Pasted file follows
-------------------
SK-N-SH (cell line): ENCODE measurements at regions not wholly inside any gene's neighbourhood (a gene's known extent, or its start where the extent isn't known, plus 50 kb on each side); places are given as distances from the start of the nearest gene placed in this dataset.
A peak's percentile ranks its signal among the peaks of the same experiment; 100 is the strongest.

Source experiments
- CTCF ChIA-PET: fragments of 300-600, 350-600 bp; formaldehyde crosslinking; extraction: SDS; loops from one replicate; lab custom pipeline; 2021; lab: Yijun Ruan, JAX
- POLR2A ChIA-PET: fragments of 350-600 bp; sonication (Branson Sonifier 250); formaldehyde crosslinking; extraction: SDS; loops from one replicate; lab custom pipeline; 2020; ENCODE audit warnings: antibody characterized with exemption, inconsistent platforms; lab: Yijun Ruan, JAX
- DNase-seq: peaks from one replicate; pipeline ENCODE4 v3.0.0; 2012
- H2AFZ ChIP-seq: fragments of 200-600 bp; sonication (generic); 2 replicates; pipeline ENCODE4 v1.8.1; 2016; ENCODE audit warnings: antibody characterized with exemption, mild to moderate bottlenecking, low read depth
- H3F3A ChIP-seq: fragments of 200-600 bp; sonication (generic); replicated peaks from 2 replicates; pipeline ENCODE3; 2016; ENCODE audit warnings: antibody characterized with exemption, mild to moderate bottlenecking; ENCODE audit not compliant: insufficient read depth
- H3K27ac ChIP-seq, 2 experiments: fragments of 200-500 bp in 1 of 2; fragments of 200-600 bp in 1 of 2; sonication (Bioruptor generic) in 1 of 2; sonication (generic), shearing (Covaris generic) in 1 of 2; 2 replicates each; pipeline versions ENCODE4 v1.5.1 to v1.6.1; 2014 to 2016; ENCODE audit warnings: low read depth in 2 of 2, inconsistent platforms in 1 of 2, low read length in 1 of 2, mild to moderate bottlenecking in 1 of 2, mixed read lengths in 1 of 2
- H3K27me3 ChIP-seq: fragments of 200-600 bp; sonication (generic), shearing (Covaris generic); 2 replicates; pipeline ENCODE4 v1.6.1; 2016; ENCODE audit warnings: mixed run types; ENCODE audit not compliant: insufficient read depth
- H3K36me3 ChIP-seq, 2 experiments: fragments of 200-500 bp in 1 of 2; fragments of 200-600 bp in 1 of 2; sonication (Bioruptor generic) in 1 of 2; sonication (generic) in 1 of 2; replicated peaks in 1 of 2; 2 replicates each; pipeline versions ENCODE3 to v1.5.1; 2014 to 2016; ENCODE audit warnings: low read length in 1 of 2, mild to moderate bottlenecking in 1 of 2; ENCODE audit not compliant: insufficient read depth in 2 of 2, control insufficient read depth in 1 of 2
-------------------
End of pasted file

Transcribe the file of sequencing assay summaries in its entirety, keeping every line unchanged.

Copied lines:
SK-N-SH (cell line): ENCODE measurements at regions not wholly inside any gene's neighbourhood (a gene's known extent, or its start where the extent isn't known, plus 50 kb on each side); places are given as distances from the start of the nearest gene placed in this dataset.
A peak's percentile ranks its signal among the peaks of the same experiment; 100 is the strongest.

Source experiments
- CTCF ChIA-PET: fragments of 300-600, 350-600 bp; formaldehyde crosslinking; extraction: SDS; loops from one replicate; lab custom pipeline; 2021; lab: Yijun Ruan, JAX
- POLR2A ChIA-PET: fragments of 350-600 bp; sonication (Branson Sonifier 250); formaldehyde crosslinking; extraction: SDS; loops from one replicate; lab custom pipeline; 2020; ENCODE audit warnings: antibody characterized with exemption, inconsistent platforms; lab: Yijun Ruan, JAX
- DNase-seq: peaks from one replicate; pipeline ENCODE4 v3.0.0; 2012
- H2AFZ ChIP-seq: fragments of 200-600 bp; sonication (generic); 2 replicates; pipeline ENCODE4 v1.8.1; 2016; ENCODE audit warnings: antibody characterized with exemption, mild to moderate bottlenecking, low read depth
- H3F3A ChIP-seq: fragments of 200-600 bp; sonication (generic); replicated peaks from 2 replicates; pipeline ENCODE3; 2016; ENCODE audit warnings: antibody characterized with exemption, mild to moderate bottlenecking; ENCODE audit not compliant: insufficient read depth
- H3K27ac ChIP-seq, 2 experiments: fragments of 200-500 bp in 1 of 2; fragments of 200-600 bp in 1 of 2; sonication (Bioruptor generic) in 1 of 2; sonication (generic), shearing (Covaris generic) in 1 of 2; 2 replicates each; pipeline versions ENCODE4 v1.5.1 to v1.6.1; 2014 to 2016; ENCODE audit warnings: low read depth in 2 of 2, inconsistent platforms in 1 of 2, low read length in 1 of 2, mild to moderate bottlenecking in 1 of 2, mixed read lengths in 1 of 2
- H3K27me3 ChIP-seq: fragments of 200-600 bp; sonication (generic), shearing (Covaris generic); 2 replicates; pipeline ENCODE4 v1.6.1; 2016; ENCODE audit warnings: mixed run types; ENCODE audit not compliant: insufficient read depth
- H3K36me3 ChIP-seq, 2 experiments: fragments of 200-500 bp in 1 of 2; fragments of 200-600 bp in 1 of 2; sonication (Bioruptor generic) in 1 of 2; sonication (generic) in 1 of 2; replicated peaks in 1 of 2; 2 replicates each; pipeline versions ENCODE3 to v1.5.1; 2014 to 2016; ENCODE audit warnings: low read length in 1 of 2, mild to moderate bottlenecking in 1 of 2; ENCODE audit not compliant: insufficient read depth in 2 of 2, control insufficient read depth in 1 of 2